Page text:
that a curved wing gives more lift than a flat one and having made the
On November 12, 1894, he flew his box kite off the cliffs at Stanwell
Park in Sydney, a decade before the Wright brothers made their first flight
in the US in 1903.
Photo by Rob Lapaer of Rainforest
Hideaway B&B, Cape Tribulation, N.Qld.
This pub in the town of Larrimah, Northern Territory, about
700km. south of Darwin, was reportedly built in only one weekend!
Larrimah that nowadays has only 16 residents was a bit livelier in World
War Two when many soldiers were based here. The pub used to stand fifty
kms away from its current location but as it was hard to access in the
wet season during flooding the army swung into action and moved the pub
to a more convenient spot.
Northern Territory railway
After more than a hundred years of talking about it the
1420 km. N.T. railway has finally been built and was completed in october
2003 at a cost of $ 1.3 billion. Workers had to battle the desert heat
and at times worked under big lights in the night and slept in the day,
had to negotiate with Aborigines to avoid sacred sites. By november 2003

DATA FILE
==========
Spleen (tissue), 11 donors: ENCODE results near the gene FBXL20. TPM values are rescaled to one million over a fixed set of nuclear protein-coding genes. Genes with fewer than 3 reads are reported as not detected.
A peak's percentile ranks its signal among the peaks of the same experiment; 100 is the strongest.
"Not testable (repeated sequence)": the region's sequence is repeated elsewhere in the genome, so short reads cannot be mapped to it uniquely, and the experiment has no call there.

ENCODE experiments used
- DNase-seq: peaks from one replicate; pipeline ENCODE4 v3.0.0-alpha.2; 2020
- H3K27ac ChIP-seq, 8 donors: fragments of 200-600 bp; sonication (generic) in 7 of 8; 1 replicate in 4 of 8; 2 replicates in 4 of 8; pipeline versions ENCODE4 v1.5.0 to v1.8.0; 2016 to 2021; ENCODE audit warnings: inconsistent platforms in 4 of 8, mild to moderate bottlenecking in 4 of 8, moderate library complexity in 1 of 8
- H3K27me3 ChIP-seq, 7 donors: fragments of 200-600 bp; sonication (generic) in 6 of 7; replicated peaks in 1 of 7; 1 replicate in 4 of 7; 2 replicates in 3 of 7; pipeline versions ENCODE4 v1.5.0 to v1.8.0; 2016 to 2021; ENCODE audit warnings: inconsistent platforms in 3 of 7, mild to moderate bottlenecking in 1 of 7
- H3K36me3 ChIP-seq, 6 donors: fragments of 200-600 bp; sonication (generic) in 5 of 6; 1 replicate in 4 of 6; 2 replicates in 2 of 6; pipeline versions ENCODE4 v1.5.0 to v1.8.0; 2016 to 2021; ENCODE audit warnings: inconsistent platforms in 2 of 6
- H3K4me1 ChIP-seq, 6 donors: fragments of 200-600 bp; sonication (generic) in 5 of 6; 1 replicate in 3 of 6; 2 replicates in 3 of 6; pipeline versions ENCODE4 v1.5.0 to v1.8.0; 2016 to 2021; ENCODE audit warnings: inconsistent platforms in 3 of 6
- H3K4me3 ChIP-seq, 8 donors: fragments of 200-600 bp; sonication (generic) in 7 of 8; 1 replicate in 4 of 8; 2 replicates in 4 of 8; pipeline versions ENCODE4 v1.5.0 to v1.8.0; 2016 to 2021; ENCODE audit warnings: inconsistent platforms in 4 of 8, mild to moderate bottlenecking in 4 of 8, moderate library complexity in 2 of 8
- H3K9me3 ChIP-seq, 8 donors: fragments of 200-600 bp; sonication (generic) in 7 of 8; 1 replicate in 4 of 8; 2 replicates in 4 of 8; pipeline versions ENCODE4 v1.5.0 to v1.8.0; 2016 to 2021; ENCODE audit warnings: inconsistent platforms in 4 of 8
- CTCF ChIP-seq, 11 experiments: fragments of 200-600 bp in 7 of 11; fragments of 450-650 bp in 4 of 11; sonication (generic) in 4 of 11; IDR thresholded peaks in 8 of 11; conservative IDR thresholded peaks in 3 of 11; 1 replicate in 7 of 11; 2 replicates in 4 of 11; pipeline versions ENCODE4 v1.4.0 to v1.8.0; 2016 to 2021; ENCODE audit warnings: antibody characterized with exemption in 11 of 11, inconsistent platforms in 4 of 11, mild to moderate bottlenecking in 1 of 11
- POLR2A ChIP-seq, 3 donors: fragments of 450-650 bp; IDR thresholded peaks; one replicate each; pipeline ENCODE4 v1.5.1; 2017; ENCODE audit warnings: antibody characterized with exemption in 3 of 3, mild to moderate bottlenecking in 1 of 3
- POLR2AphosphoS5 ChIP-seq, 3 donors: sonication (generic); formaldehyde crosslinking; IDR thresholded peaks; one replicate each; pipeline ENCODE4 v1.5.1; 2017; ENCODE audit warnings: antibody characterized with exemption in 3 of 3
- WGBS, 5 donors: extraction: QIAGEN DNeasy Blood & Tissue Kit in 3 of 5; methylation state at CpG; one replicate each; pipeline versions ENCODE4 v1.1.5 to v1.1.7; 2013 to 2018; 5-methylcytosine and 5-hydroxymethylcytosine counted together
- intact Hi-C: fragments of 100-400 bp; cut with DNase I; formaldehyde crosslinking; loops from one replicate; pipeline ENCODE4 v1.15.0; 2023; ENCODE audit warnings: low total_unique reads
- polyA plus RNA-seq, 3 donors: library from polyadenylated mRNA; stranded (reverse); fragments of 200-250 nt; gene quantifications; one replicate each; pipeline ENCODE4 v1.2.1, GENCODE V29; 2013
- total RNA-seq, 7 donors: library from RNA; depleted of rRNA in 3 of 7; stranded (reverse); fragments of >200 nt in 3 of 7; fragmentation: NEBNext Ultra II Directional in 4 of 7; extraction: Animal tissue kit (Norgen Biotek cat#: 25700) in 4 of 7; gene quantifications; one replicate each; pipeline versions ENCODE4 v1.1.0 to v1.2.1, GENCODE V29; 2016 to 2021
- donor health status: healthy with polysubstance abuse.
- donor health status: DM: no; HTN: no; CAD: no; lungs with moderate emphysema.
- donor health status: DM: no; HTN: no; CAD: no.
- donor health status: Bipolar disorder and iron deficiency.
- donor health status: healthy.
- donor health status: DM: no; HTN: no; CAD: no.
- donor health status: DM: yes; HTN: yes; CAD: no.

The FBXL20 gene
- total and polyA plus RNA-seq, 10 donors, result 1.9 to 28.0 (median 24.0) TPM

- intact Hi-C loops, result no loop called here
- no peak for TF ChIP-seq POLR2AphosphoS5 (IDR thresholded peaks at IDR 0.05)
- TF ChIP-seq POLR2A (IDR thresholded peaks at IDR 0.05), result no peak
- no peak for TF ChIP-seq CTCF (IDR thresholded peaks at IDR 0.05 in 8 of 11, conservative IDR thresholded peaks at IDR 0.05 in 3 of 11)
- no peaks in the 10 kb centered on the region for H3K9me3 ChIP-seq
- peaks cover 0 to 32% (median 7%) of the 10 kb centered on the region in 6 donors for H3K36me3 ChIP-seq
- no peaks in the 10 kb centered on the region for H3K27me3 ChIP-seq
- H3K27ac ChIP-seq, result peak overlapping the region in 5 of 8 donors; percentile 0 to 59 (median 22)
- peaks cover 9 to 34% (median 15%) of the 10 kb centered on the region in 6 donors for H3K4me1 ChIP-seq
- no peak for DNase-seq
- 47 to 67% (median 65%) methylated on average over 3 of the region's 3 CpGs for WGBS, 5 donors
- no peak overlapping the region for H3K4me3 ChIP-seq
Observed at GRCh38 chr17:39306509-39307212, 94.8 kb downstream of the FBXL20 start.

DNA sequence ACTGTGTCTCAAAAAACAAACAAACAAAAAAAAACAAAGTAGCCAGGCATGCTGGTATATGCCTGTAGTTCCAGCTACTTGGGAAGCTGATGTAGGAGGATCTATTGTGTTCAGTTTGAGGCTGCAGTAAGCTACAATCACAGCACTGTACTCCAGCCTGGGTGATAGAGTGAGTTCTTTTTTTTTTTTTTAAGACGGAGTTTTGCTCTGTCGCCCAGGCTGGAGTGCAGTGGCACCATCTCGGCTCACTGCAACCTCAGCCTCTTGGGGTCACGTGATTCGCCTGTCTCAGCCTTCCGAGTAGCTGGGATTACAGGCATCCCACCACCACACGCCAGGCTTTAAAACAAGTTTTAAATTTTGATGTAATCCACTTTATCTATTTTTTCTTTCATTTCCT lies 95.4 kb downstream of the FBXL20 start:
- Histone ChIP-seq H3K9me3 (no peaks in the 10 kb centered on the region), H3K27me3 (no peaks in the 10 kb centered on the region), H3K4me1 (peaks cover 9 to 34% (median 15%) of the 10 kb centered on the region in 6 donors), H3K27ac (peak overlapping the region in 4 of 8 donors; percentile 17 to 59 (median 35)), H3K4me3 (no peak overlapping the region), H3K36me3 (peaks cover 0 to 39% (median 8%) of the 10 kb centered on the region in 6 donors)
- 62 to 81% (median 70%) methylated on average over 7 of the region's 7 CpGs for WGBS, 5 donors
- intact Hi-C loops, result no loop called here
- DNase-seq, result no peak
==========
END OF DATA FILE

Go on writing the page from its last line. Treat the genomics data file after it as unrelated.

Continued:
already five million dollars in bookings was made for the first passenger
service planned to start around february 2004, the first freight train,
measuring 1200 metres in length and carrying 4000 tonnes, left Adelaide
on 15 january 2004 for the 43 hour and 2979 km. journey. Mainly a freight
line, the railway is also expected to bring an extra 30,000 tourists to
Darwin each year. Territorians wanting to celebrate the arrival of the
first train were shocked to hear that alcohol was banned at the arrival
party (even for the 600 VIPs) , this was a major break with tradition
for a city that for many years held the record of having the highest per
capita consumption of beer in the world and has an annual beercan regatta
with boats made of empty beercans. A crowd of 10 000 people welcomed the
train on its arrival around lunchtime on saturday 17 january. Northern
Territory Chief Minister Clare Martin said the first journey along the
3000km railway was ``a dream for Australia come true'' , Prime Minister
John Howard said; "this is a great moment is the history of Australia,
this is a reminder of Australia at its best." Chris Corrigan, a man
who has made his fortune in the transport industry said; they've spent
$2 billion building a railway for five trains a week and a few cartons
of beer and I expect the financial returns on that to be smaller than
ticks' testicles. But for the first year of operations they carried more
freight than had been anticipated. It certainly provides a great way for
travellers to see the Northern Territory outback in comfort.
Rabbit Proof Fence
The rabbit proof fence was constructed from 1901 to 1907